Chown Cairns Legal Advice Blog

How workplace laws are changing in Ontario

Aug 2, 2017

 How workplace laws are changing in Ontario

Over the past two years a provincially commissioned research study referred to as the Changing Workplaces Review was conducted on Ontario labour and employment standards. The purpose of the review was to “better protect workers while supporting businesses”. This research study culminated in a final report which proposed over 173 amendments to the Employment Standards Act, 2000 (ESA) and the Labour Relations Act, 1995 (LRA).


In response to this report, the Ontario government introduced proposed legislation, entitled the Fair Workplaces, Better Jobs Act, 2017, which aims to introduce into law several of the amendments recommended in the report. The most newsworthy amendment is a proposed increase in minimum wage for a large number of employees to $14/hr effective January 1, 2018 and another increase to $15/hr effective January 1, 2019.


The Changing Workplaces Review Process

One of the Ontario government’s economic priorities was to review the changing nature of the workplace in order to establish laws that reflect the modern workplace.  The last significant changes to the Employment Standards Act and the Labour Relations Act were made in the early 1990s, this is why workplace laws are changing in Ontario. Special advisors C. Michael Mitchell and former Justice John Murray were appointed to begin the review process in 2015. Public consultations were held in 12 Ontario cities, and an Interim Report initially uncovered over 50 issues within the current labour and employment acts.

Following the Interim Report, Mitchell and Murray met with a number of groups and individuals and reviewed over 280 written responses to the report.


The Changing Workplaces Review Summary Report     

The final report addressed changes to the current legislation, strategic enforcement of litigation of claims, administration of various programs and enforcement procedures.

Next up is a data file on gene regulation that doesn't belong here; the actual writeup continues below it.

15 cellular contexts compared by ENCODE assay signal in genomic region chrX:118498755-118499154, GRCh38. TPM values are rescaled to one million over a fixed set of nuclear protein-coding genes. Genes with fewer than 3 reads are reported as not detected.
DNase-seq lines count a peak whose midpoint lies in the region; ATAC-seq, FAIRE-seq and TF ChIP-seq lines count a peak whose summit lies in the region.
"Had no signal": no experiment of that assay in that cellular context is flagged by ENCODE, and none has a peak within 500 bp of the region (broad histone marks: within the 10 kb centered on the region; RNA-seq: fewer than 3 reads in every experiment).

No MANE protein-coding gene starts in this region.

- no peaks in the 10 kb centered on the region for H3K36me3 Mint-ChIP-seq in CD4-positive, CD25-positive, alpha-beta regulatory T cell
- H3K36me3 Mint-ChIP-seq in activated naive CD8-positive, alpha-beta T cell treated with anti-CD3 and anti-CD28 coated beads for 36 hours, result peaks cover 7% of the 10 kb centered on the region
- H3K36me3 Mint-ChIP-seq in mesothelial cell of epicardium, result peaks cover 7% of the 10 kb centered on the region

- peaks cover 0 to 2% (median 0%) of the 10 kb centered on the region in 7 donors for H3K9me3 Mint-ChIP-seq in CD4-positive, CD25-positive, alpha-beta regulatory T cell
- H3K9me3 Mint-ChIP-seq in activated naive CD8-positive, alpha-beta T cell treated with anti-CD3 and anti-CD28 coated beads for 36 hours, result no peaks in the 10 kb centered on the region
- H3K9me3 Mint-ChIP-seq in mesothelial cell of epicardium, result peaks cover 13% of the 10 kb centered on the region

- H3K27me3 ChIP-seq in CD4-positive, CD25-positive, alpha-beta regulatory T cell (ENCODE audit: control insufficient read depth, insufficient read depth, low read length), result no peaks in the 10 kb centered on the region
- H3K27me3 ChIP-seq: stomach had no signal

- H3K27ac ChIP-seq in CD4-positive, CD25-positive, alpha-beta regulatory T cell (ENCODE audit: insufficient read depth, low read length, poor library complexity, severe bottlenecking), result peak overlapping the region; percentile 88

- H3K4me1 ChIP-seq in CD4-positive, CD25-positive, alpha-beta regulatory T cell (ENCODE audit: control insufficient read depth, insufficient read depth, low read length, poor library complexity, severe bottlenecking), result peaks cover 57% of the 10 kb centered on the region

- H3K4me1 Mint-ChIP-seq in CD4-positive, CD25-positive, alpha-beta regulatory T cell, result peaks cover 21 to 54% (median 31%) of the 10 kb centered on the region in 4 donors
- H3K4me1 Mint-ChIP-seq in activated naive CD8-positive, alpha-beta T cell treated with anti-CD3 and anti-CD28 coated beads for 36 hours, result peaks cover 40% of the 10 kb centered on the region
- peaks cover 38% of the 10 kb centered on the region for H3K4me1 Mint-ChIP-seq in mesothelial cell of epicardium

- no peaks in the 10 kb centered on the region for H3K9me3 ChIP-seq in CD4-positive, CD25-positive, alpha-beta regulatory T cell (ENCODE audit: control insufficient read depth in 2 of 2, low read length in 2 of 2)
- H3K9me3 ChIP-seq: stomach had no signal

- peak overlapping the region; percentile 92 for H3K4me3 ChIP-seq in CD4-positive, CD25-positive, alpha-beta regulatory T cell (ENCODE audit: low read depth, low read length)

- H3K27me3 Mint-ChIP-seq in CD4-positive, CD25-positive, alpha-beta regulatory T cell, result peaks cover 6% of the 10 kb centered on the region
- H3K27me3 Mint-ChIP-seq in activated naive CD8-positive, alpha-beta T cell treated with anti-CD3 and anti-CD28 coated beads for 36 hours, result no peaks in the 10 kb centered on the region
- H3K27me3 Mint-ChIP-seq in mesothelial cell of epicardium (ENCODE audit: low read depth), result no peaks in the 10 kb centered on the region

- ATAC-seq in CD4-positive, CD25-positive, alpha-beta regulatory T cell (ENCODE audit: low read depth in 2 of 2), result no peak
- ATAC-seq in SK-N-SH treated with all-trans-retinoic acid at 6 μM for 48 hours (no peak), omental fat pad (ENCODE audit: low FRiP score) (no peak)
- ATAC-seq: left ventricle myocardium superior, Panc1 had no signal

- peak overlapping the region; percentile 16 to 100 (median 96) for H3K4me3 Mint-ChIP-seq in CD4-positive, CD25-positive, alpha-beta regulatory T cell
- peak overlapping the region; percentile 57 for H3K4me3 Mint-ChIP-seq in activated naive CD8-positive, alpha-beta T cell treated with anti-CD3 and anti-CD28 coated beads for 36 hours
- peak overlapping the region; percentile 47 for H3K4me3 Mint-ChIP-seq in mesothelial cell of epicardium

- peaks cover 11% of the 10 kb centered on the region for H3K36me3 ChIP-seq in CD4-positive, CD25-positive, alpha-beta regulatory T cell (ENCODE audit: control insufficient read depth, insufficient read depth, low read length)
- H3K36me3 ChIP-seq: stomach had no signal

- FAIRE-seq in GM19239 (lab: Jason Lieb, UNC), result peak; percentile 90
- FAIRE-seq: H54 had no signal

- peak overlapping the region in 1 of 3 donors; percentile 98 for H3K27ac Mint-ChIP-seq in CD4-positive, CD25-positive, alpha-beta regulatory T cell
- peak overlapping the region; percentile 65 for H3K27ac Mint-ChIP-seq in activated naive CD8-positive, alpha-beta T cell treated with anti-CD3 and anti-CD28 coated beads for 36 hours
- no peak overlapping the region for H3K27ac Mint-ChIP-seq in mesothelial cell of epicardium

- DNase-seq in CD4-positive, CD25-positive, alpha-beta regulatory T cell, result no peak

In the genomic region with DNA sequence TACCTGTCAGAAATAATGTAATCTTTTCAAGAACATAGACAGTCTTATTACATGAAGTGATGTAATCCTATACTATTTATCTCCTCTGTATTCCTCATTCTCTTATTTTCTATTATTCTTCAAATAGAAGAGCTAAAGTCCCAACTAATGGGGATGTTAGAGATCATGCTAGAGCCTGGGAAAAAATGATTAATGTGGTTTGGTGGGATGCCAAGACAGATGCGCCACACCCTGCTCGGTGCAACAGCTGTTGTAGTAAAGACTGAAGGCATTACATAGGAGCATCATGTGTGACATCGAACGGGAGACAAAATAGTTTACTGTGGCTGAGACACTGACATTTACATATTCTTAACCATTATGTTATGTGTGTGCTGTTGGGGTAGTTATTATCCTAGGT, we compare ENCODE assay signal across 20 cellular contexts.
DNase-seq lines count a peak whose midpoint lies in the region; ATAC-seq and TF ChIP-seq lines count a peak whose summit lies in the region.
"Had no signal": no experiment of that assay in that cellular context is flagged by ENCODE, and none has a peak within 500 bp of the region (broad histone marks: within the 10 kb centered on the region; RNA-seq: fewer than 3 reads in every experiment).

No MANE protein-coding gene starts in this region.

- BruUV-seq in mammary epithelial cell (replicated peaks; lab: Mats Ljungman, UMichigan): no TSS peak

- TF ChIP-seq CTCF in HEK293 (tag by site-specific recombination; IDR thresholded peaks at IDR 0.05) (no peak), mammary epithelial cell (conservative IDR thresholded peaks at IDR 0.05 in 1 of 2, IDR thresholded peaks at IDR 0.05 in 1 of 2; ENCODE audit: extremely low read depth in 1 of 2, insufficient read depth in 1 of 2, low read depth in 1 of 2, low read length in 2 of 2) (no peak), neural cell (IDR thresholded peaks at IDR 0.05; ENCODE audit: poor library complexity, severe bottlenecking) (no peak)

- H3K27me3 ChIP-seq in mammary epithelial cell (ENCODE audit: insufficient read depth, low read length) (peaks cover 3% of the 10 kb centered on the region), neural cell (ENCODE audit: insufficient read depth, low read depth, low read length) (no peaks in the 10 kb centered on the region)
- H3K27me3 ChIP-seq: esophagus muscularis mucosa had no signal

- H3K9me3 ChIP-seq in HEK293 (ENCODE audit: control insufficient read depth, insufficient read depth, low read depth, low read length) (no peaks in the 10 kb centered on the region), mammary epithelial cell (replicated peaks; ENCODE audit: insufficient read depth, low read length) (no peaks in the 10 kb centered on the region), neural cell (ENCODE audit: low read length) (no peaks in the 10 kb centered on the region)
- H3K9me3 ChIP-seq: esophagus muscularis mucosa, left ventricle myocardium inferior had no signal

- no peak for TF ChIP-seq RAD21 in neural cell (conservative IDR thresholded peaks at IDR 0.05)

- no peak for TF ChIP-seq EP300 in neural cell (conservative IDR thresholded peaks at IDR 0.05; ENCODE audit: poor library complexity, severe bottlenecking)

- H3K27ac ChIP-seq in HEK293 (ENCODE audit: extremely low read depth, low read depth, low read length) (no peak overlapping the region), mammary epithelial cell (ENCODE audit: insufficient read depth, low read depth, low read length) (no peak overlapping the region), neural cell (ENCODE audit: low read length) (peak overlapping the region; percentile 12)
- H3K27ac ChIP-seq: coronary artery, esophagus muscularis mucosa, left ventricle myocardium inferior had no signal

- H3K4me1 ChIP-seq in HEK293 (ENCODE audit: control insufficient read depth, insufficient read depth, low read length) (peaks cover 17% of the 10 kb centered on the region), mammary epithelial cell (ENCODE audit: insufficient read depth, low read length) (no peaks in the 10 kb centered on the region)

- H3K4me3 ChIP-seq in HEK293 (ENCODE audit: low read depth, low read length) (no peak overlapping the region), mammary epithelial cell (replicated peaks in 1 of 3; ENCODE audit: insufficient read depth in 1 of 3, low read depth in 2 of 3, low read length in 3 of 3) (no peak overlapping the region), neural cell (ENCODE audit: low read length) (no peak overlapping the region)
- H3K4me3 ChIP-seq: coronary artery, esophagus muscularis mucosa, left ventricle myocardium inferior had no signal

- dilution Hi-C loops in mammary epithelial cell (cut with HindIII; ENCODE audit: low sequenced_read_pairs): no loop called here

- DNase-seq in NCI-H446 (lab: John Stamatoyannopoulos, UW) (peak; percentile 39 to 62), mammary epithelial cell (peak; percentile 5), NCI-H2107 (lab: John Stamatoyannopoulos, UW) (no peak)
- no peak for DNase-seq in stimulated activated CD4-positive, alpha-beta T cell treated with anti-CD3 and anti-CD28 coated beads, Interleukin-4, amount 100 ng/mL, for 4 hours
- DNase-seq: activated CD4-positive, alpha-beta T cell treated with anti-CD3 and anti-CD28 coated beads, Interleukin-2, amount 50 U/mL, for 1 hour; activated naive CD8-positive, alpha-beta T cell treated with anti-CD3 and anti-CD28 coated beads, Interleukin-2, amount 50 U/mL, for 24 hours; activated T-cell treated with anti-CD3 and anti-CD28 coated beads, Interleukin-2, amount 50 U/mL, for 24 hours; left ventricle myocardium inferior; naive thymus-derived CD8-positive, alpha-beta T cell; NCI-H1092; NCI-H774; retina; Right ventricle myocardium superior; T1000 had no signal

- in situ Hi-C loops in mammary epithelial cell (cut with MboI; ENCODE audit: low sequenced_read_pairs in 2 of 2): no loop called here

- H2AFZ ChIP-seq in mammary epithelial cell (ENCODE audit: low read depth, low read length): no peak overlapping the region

A number of upfront recommendations were made including the creation of a “Workplace Rights Act.” This Act would address employee rights in one Act instead of over three pieces of existing legislation (the Occupational Health and Safety Act, ESA and LRA).

The report also outlined specific recommendations for changes related to the ESA and LRA.

Recommendations on Employment Standards Act

  • Raise the minimum wage to $15
  • Vacation entitlement increased to 3 weeks after 5 years of employment
  • Remove requirement for Ministry to approve overtime hours between 48-60
  • Personal emergency leave available to all Ontarians and the 50-employee threshold eliminated. Employers to pay for requested doctor’s notes.
  • Differential pay limited for part-time, casual, contract, seasonal and temporary employees

 

Recommendations on Labour Relations Act

  • A number of groups excluded from collective bargaining should be covered including domestics, members of dental, legal or medical professions, agricultural and horticultural employees.
  • Secret ball vote system preserved
  • New rules for first contract negotiations this includes access to a mediation or arbitration process
  • Electronic voting and membership evidence

Bill 148: the Fair Workplaces, Better Jobs Act, 2017

The proposed Fair Workplaces, Better Jobs Act, 2017, looks to legislate many of the changes proposed in the Changing Workplaces Review Summary Report. A large focus of the proposed legislation is aimed at increasing the rights available to employees across Ontario, expanding the rights which are currently available and even proposes a to start a program geared toward educating employees and small to mid-sized businesses about their rights and obligations.  


Though the changes outlined under the Fair Workplaces, Better Jobs Act, 2017 are not yet law, the changes are due in the near future.  We encourage employers and HR to become informed by reviewing the Fair Workplaces, Better Jobs Act, 2017 or connect with a member of Chown Cairns Employment Law group below to review how the changes will impact your own business.

St. Catharines employment lawyer

Topics: Labour Employment Law